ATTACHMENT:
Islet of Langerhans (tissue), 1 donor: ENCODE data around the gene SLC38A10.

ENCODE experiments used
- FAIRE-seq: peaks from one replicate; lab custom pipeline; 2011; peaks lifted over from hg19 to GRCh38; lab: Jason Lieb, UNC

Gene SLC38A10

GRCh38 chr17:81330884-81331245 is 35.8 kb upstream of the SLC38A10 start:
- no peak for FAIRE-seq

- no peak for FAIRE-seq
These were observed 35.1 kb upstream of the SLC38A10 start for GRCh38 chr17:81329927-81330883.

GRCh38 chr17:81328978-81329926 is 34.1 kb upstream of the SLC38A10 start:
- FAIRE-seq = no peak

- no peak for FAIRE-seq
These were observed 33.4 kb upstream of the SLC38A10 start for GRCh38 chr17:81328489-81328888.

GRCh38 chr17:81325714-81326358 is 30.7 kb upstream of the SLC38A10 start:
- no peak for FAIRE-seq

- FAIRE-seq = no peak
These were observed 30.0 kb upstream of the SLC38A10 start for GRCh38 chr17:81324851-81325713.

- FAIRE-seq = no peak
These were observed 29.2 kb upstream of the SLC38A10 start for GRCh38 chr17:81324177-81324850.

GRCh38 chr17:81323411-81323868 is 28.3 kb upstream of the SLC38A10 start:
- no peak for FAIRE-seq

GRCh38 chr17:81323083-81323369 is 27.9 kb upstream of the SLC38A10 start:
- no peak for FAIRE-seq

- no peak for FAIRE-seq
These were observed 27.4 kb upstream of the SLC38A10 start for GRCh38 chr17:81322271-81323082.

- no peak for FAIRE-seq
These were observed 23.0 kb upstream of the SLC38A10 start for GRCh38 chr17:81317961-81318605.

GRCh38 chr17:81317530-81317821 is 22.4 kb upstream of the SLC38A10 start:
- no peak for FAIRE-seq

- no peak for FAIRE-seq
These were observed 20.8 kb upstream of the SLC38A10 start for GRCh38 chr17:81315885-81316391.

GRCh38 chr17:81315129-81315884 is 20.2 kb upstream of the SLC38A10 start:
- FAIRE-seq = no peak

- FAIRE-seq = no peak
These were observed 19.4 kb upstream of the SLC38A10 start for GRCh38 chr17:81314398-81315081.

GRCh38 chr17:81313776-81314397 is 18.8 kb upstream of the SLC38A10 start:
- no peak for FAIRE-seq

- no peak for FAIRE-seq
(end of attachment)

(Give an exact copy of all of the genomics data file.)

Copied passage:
Islet of Langerhans (tissue), 1 donor: ENCODE data around the gene SLC38A10.

ENCODE experiments used
- FAIRE-seq: peaks from one replicate; lab custom pipeline; 2011; peaks lifted over from hg19 to GRCh38; lab: Jason Lieb, UNC

Gene SLC38A10

GRCh38 chr17:81330884-81331245 is 35.8 kb upstream of the SLC38A10 start:
- no peak for FAIRE-seq

- no peak for FAIRE-seq
These were observed 35.1 kb upstream of the SLC38A10 start for GRCh38 chr17:81329927-81330883.

GRCh38 chr17:81328978-81329926 is 34.1 kb upstream of the SLC38A10 start:
- FAIRE-seq = no peak

- no peak for FAIRE-seq
These were observed 33.4 kb upstream of the SLC38A10 start for GRCh38 chr17:81328489-81328888.

GRCh38 chr17:81325714-81326358 is 30.7 kb upstream of the SLC38A10 start:
- no peak for FAIRE-seq

- FAIRE-seq = no peak
These were observed 30.0 kb upstream of the SLC38A10 start for GRCh38 chr17:81324851-81325713.

- FAIRE-seq = no peak
These were observed 29.2 kb upstream of the SLC38A10 start for GRCh38 chr17:81324177-81324850.

GRCh38 chr17:81323411-81323868 is 28.3 kb upstream of the SLC38A10 start:
- no peak for FAIRE-seq

GRCh38 chr17:81323083-81323369 is 27.9 kb upstream of the SLC38A10 start:
- no peak for FAIRE-seq

- no peak for FAIRE-seq
These were observed 27.4 kb upstream of the SLC38A10 start for GRCh38 chr17:81322271-81323082.

- no peak for FAIRE-seq
These were observed 23.0 kb upstream of the SLC38A10 start for GRCh38 chr17:81317961-81318605.

GRCh38 chr17:81317530-81317821 is 22.4 kb upstream of the SLC38A10 start:
- no peak for FAIRE-seq

- no peak for FAIRE-seq
These were observed 20.8 kb upstream of the SLC38A10 start for GRCh38 chr17:81315885-81316391.

GRCh38 chr17:81315129-81315884 is 20.2 kb upstream of the SLC38A10 start:
- FAIRE-seq = no peak

- FAIRE-seq = no peak
These were observed 19.4 kb upstream of the SLC38A10 start for GRCh38 chr17:81314398-81315081.

GRCh38 chr17:81313776-81314397 is 18.8 kb upstream of the SLC38A10 start:
- no peak for FAIRE-seq

- no peak for FAIRE-seq